There was a time in my teaching career when I would happily volunteer for split grade assignments, mainly because they offered two of the elements that I appreciated most about my job: the room to be creative and a sense of professional autonomy. I clearly understood that the reasons for combining grades were purely administrative but, personally, I saw them as a type of “call to adventure”.
“I’ll accept this grade assignment,” I would tell my principal, “but I would like to have the freedom to try out some new approaches or structures.” I understood the nods of approval that I usually (!) received in response as a combination of relief and trust on the part of the administrator. In most cases, I would end up leveraging both at some point during the year!
Although the challenges of teaching in a combined grade classroom have become decidedly greater as education systems are now more keyed to policies and approaches that demand attention to specific grade level curriculum expectations, provincial testing and greater levels of standardization, there doesn’t seem to be a whole lot of conversation about alternatives. And, clearly, there are no signs that split grade configurations are diminishing in numbers. In fact, in communities where low and declining enrolment is becoming the norm, we’re likely to see an increase in the number of schools forced to combine grades.
CEA latest Facts on Education is out and it delves into the variety of research that has been done on the efficacy and effectiveness of split grade classrooms. The fact sheet is clear: in the presence of good levels of communication, quality professional development and effective strategies for differentiation, combined grade configurations can work.
And while the question of how split grade classrooms can be made to work is an important one in the short term, I believe that there are more exciting questions that could serve to propel us into some longer term thinking. Some of the ones that are bouncing around in my own mind:
Why are we still thinking in terms of age-based grading at all—especially in the earliest years of school? What assumptions hold our thinking in place about the way we organize our schools and assign students to particular classrooms? What might happen if we were to revisit how we move children through their elementary years? What are the alternatives?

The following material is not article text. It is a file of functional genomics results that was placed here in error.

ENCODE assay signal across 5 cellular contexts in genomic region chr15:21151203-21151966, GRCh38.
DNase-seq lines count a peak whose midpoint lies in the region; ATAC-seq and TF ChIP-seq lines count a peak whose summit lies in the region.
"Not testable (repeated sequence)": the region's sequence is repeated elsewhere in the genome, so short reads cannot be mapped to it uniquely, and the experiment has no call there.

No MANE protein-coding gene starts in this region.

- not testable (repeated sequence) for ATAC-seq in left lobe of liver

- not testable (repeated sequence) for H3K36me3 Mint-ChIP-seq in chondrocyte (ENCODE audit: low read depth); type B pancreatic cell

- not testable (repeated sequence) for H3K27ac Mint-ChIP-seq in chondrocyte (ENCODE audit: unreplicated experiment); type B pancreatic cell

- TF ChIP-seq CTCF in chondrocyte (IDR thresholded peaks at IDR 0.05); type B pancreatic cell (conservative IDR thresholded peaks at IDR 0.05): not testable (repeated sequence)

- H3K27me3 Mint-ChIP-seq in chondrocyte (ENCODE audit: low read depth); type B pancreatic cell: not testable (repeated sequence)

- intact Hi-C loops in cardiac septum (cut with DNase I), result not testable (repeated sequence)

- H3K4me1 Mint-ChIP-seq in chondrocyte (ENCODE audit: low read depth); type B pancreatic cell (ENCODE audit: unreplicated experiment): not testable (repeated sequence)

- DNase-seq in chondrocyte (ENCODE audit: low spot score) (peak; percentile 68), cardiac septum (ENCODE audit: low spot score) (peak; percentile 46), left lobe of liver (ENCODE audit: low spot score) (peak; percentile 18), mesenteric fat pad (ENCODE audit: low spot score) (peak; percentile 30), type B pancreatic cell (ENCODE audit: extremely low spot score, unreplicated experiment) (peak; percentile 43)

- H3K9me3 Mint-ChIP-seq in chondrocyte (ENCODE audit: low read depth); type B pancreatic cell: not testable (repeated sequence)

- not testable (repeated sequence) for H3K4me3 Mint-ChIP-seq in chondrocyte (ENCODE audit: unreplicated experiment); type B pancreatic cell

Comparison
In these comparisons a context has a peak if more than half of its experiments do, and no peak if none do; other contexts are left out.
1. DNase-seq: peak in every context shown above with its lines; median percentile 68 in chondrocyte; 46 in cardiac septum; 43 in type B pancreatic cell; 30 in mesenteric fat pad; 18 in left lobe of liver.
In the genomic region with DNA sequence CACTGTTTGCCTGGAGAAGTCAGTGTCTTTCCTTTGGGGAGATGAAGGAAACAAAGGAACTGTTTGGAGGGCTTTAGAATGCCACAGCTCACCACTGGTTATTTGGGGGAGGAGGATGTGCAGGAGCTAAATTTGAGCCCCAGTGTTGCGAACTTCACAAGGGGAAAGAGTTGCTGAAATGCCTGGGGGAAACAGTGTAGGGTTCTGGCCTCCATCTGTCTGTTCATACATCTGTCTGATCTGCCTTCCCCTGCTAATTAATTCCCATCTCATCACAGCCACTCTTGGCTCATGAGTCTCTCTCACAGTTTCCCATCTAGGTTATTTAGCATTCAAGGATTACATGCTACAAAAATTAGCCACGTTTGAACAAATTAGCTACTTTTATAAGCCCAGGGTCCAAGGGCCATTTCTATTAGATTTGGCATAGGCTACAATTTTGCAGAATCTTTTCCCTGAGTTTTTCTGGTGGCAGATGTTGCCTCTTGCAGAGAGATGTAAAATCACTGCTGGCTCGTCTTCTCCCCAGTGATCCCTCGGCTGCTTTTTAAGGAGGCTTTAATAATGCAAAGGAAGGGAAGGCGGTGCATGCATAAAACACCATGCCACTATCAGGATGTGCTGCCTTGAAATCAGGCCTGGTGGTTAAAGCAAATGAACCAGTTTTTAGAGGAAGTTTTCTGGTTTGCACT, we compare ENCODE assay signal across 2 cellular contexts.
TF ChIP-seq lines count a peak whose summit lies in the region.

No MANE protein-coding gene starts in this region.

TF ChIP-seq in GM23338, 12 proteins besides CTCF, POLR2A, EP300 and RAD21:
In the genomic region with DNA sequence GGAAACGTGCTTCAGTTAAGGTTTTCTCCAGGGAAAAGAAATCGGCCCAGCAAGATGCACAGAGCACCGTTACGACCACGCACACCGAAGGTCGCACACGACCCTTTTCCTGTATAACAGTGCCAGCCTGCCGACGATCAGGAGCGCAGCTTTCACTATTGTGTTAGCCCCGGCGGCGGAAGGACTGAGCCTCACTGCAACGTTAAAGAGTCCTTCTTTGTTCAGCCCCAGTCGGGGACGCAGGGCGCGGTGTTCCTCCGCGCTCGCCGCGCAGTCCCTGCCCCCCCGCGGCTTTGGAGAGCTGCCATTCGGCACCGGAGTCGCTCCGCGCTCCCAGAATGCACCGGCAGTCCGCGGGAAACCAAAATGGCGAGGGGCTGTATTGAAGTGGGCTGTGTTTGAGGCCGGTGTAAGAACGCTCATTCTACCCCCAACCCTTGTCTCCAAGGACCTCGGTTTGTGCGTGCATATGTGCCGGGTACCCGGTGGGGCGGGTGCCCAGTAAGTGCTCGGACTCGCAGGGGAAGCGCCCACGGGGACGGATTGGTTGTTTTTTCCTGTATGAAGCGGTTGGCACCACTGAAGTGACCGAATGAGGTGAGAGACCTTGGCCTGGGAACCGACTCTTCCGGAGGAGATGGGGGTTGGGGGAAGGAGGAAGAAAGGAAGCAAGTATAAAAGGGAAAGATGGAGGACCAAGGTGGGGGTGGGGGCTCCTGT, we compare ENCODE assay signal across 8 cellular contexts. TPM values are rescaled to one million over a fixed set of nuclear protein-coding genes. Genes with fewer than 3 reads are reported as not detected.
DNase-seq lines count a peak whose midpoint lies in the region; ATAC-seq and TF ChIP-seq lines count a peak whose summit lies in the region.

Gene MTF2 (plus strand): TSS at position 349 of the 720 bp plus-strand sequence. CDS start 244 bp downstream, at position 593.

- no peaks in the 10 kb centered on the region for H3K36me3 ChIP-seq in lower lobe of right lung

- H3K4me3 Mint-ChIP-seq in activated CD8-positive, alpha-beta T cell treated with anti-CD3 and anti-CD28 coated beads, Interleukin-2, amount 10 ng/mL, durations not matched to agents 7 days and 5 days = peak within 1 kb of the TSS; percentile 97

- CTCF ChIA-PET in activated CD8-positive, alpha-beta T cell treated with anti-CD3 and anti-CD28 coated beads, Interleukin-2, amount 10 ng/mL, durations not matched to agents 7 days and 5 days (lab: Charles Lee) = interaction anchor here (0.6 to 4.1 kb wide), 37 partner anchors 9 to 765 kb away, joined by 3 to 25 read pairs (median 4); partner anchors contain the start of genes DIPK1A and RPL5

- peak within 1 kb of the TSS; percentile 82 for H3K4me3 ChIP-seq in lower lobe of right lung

First, the whole idea of combined grades is a bit misleading. Any teacher can tell you that, even in a straight grade classroom, there are usually marked differences in ability levels, maturity and experience of the world. While the existence of specific grade level expectations belies an assumption that all students in a given year should be developmentally similar, we know that a space of a whole year exists between students born in January and those born in December. Yet, in most cases, they are grouped together as one unit. In reality, every elementary class is, more or less, a split!
Second, not everything that is learned in school needs to be placed on a developmental trajectory. To be sure, there are parts of the curriculum where children benefit from careful scaffolding, but there are many others that accept, if not invite, different points of entry. Mathematics, for example, would very likely fall into the former category but think of how the natural curiosity of children can drive learning in other areas that make up a traditional school curriculum.
Third, take a careful look at how children organize themselves outside of the classroom. When left to their own devices, they tend to gravitate to activities and groups of other children involved in things that interest them. No one is standing on the street corner asking for birth certificates before someone is allowed to join a road hockey game. Mixed age groupings can be found all over the place, from the schoolyard to the local park; from the sports centre to the community theatre group. All sites for powerful multi-age learning!
I find it more than a little confounding that, in an era where creativity and innovation are on the lips of most system leaders, our restrictive thinking around age and learning still renders the combined grade configuration something of an anomaly.
I’ll share some of the ideas that I have percolating in my own headspace but, for now, I would like to leave you with some questions for consideration and conversation.
What creative thinking has your school system brought to the conversation about age-based schooling? What do you see as the areas of the curriculum that lend themselves to alternative ways of thinking about age and learning? What areas of learning demand more attention to ages and stages of development? Where are the spaces for some work at challenging our assumptions about the contexts in which children (and adults) learn best?